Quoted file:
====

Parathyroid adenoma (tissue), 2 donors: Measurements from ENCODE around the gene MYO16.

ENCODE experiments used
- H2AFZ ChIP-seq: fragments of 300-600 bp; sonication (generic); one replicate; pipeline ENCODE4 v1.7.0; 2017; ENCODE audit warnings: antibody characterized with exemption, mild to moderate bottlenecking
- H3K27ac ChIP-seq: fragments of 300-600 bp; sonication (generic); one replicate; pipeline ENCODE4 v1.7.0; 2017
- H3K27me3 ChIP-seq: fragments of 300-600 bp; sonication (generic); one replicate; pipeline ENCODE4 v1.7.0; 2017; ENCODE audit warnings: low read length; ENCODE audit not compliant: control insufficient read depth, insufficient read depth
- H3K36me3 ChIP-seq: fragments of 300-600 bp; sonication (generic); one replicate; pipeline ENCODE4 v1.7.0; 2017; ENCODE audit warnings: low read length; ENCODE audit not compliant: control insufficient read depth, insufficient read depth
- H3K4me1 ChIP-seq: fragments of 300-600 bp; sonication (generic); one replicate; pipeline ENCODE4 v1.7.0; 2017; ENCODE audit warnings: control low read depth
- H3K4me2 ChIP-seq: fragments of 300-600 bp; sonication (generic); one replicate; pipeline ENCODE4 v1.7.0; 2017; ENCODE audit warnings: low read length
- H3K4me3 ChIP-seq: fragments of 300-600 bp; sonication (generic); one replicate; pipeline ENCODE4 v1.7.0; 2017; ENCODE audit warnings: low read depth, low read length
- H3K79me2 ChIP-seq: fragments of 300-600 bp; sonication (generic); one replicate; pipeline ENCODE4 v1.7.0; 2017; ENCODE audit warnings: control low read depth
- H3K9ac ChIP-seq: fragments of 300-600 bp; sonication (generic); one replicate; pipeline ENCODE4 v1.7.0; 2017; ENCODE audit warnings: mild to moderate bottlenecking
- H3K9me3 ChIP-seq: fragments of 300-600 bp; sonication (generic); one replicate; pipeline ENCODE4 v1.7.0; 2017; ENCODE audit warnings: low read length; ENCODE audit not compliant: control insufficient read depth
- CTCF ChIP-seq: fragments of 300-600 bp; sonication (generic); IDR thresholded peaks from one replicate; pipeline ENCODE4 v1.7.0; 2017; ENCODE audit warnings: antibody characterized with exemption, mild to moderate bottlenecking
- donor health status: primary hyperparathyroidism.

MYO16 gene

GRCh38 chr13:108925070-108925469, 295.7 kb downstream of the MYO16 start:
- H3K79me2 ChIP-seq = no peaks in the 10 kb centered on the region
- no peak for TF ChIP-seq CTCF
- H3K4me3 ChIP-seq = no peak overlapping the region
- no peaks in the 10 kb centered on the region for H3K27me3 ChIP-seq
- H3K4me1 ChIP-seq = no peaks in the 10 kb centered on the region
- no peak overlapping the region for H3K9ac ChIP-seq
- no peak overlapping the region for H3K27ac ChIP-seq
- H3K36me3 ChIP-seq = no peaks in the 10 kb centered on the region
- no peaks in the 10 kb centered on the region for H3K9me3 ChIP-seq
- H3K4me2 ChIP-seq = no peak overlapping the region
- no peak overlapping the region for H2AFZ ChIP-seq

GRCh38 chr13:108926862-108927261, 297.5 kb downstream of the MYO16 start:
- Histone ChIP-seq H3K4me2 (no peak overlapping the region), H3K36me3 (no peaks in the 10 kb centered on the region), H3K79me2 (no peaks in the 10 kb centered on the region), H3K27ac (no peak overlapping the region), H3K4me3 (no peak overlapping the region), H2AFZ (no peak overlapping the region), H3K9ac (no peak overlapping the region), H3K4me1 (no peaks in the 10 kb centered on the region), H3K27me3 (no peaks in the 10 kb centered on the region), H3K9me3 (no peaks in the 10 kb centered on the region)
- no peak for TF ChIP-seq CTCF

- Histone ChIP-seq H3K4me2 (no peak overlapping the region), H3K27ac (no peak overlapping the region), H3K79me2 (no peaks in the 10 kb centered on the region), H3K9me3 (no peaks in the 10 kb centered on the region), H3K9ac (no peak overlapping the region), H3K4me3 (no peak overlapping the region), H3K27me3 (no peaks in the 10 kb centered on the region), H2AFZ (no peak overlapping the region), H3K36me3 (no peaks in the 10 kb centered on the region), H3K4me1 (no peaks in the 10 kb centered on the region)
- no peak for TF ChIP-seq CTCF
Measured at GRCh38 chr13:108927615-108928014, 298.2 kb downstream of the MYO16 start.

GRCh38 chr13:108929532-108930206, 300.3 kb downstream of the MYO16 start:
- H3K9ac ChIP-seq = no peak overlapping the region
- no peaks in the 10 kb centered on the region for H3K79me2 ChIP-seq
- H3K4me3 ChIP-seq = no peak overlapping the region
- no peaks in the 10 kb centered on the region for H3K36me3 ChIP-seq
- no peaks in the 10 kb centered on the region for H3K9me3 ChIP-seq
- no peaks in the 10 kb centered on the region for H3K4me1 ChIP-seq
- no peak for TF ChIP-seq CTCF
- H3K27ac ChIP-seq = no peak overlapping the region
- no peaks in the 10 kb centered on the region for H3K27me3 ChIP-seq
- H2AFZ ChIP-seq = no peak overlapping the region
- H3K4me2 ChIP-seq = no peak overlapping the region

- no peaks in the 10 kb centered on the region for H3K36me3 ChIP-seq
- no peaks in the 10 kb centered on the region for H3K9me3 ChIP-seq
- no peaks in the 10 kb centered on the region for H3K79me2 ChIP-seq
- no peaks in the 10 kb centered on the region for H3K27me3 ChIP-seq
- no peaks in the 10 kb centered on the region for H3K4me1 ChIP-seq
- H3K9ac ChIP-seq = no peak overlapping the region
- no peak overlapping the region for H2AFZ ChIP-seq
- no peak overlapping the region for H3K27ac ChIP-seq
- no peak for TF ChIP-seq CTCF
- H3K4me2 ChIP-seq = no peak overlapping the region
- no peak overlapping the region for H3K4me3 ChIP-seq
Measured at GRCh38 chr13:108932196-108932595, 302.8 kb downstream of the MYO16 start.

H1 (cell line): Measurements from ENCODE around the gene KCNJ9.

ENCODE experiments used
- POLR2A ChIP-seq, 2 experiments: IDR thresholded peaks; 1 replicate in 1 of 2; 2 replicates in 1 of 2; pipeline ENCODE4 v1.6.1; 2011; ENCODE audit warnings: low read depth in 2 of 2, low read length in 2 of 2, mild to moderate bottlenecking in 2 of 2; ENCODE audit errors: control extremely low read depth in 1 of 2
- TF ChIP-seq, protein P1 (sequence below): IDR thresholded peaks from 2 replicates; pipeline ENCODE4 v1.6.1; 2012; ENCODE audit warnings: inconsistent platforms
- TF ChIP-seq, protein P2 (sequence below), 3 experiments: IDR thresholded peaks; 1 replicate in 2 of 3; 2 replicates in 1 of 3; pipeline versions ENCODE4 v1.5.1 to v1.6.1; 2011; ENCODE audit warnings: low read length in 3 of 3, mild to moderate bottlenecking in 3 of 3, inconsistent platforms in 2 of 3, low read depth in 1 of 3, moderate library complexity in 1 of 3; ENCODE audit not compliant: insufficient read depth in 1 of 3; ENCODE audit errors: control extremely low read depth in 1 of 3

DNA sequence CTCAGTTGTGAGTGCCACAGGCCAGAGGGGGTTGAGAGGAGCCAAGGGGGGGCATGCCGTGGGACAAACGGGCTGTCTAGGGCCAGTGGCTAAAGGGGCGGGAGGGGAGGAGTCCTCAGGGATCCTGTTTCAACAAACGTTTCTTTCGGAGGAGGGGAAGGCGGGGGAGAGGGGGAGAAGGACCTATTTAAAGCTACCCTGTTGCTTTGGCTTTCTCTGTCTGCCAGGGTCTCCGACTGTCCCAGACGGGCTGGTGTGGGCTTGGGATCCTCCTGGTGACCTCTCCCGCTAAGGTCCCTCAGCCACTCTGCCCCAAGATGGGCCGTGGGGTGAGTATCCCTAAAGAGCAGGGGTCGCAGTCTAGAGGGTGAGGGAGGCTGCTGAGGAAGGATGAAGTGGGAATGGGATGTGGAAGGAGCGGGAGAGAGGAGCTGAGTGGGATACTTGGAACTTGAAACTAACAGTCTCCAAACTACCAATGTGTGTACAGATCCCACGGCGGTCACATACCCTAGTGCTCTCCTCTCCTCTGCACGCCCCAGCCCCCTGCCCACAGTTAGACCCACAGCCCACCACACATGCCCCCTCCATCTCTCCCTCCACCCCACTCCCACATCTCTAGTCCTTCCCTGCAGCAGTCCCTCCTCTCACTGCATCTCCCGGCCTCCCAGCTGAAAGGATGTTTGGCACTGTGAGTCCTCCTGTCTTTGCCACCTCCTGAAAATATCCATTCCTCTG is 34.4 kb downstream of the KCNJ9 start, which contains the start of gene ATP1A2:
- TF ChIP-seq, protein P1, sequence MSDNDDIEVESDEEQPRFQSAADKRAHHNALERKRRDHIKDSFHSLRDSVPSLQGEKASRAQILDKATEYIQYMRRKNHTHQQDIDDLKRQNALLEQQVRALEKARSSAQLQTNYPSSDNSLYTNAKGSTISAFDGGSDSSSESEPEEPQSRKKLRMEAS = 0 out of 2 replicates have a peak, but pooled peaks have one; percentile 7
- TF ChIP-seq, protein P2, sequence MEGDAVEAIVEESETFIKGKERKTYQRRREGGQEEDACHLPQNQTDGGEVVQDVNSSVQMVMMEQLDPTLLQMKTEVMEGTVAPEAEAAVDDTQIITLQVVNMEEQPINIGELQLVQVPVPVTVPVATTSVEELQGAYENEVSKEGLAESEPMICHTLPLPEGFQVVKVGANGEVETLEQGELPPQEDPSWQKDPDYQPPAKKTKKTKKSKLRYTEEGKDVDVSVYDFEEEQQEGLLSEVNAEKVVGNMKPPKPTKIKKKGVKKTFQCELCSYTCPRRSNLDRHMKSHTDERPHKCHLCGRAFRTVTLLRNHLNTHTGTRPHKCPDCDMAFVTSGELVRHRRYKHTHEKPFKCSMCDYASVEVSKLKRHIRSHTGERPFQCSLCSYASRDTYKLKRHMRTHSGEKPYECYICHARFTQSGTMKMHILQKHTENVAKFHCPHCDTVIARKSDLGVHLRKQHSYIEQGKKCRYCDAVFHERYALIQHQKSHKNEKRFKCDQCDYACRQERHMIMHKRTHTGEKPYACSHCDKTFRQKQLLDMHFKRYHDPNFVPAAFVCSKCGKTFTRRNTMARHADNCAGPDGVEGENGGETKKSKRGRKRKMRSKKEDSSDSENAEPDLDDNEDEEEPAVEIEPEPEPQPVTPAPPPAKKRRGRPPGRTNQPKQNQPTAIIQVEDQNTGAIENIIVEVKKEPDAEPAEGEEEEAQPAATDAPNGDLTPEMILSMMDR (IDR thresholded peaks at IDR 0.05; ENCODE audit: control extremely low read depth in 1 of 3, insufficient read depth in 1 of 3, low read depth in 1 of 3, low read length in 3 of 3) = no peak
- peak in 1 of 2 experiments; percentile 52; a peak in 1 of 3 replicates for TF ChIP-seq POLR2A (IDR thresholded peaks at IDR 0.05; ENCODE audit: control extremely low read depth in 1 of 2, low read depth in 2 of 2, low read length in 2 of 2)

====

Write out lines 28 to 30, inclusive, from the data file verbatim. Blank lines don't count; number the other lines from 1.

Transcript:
GRCh38 chr13:108926862-108927261, 297.5 kb downstream of the MYO16 start:
- Histone ChIP-seq H3K4me2 (no peak overlapping the region), H3K36me3 (no peaks in the 10 kb centered on the region), H3K79me2 (no peaks in the 10 kb centered on the region), H3K27ac (no peak overlapping the region), H3K4me3 (no peak overlapping the region), H2AFZ (no peak overlapping the region), H3K9ac (no peak overlapping the region), H3K4me1 (no peaks in the 10 kb centered on the region), H3K27me3 (no peaks in the 10 kb centered on the region), H3K9me3 (no peaks in the 10 kb centered on the region)
- no peak for TF ChIP-seq CTCF